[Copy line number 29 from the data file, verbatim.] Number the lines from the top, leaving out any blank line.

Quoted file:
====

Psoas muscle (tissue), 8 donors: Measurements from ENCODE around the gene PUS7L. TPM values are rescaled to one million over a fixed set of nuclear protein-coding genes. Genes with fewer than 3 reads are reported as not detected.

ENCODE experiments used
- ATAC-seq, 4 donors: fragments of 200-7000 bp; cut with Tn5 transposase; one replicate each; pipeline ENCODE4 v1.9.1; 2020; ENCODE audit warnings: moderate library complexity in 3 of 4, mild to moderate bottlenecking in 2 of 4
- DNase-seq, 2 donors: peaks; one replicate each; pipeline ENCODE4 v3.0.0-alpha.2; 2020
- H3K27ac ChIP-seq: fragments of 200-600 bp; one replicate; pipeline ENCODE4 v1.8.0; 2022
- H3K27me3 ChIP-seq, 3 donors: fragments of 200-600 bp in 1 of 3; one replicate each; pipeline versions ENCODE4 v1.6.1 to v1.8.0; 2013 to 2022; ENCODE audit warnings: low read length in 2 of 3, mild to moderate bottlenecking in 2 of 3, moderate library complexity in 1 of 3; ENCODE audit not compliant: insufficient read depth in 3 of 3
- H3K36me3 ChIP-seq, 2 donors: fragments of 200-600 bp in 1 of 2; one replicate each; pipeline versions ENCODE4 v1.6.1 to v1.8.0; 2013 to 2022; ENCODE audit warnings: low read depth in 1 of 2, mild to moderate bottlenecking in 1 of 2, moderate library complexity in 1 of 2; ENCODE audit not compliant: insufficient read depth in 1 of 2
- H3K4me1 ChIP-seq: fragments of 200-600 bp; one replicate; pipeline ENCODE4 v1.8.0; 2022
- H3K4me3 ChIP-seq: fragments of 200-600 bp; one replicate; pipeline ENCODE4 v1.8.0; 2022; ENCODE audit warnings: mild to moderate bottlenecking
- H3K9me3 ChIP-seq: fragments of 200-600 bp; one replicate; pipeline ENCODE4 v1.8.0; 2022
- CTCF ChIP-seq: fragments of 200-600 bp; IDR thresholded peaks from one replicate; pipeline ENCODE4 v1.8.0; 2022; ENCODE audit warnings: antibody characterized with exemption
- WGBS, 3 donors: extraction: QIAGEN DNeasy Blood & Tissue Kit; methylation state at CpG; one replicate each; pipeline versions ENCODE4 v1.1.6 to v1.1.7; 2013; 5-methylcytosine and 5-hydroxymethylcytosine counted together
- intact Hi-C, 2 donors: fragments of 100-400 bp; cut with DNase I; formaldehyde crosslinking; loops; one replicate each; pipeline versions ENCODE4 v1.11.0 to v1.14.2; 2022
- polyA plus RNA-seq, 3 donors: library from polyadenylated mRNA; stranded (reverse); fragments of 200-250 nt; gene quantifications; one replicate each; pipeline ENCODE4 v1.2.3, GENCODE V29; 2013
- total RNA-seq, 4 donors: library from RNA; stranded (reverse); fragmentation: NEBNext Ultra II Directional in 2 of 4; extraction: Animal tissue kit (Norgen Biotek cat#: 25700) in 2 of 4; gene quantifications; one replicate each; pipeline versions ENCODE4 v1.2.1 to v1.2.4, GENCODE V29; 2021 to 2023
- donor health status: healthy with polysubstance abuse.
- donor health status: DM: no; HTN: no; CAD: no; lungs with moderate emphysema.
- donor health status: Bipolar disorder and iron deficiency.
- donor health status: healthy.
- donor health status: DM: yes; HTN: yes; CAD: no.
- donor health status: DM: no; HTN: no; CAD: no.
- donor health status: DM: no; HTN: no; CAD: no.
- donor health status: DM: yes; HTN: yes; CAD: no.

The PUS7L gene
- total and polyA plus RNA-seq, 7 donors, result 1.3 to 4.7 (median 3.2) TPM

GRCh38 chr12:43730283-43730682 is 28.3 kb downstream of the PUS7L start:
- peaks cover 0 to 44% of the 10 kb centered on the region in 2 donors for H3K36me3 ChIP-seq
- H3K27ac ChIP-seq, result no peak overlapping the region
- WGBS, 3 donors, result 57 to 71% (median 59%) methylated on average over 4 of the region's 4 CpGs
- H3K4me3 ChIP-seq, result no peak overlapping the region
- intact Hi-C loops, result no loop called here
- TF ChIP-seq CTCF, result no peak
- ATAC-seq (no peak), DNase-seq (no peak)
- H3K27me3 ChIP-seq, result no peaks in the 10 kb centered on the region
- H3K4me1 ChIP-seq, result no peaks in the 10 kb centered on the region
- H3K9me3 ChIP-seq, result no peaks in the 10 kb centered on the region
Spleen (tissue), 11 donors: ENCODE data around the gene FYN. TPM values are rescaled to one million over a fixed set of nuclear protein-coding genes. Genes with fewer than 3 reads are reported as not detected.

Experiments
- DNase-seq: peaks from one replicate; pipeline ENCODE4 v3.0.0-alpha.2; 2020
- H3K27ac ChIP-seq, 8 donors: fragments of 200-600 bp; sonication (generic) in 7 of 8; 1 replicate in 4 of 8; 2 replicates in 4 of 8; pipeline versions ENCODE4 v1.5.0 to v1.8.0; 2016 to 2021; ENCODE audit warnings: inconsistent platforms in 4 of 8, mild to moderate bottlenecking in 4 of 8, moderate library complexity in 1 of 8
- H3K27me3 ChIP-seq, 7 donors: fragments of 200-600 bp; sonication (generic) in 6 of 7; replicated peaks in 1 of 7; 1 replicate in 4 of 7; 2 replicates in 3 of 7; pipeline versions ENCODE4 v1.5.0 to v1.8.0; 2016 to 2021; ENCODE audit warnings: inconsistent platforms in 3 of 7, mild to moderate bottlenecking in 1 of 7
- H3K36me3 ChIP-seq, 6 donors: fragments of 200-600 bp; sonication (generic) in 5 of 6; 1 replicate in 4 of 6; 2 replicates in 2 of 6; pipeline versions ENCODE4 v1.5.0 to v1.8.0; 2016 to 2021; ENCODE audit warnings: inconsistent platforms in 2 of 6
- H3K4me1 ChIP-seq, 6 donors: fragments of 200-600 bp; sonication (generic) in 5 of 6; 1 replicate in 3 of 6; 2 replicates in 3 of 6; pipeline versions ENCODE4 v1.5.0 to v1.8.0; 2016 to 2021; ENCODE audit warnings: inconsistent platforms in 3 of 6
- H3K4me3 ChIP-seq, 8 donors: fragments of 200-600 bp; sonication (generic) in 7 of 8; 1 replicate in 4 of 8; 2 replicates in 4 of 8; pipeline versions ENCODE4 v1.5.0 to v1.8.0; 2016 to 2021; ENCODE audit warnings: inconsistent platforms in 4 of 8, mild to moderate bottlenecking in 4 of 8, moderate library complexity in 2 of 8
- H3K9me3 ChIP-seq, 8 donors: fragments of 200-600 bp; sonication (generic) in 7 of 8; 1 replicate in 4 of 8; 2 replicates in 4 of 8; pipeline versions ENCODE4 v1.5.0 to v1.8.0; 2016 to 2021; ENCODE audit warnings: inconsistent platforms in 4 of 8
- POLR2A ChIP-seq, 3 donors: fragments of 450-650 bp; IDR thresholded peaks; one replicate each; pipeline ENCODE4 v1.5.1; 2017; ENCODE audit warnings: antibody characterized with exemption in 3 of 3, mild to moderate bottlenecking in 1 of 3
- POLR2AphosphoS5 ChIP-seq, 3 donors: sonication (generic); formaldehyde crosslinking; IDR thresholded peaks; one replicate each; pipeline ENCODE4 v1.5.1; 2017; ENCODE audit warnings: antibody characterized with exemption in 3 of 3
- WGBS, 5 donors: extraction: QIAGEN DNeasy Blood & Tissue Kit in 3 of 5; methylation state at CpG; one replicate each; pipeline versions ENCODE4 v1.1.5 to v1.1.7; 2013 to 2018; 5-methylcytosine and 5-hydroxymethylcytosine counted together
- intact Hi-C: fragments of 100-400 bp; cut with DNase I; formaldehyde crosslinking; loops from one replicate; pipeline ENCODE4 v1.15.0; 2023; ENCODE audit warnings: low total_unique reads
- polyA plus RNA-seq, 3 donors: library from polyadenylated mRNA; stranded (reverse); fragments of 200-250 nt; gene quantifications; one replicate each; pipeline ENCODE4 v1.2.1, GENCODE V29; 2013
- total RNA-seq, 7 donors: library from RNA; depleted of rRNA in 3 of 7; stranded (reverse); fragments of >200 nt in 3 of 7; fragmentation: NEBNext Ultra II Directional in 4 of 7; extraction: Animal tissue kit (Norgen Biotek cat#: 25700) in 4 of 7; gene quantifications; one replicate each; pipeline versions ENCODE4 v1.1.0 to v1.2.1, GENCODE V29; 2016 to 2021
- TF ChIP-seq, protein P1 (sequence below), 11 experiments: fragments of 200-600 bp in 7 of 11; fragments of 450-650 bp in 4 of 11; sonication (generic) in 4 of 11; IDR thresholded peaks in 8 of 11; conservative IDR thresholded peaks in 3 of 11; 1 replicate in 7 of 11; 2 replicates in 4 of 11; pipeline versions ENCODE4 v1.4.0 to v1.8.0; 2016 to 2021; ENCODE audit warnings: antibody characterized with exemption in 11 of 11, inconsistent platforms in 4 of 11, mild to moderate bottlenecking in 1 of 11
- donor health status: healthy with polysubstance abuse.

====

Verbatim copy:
- WGBS, 3 donors, result 57 to 71% (median 59%) methylated on average over 4 of the region's 4 CpGs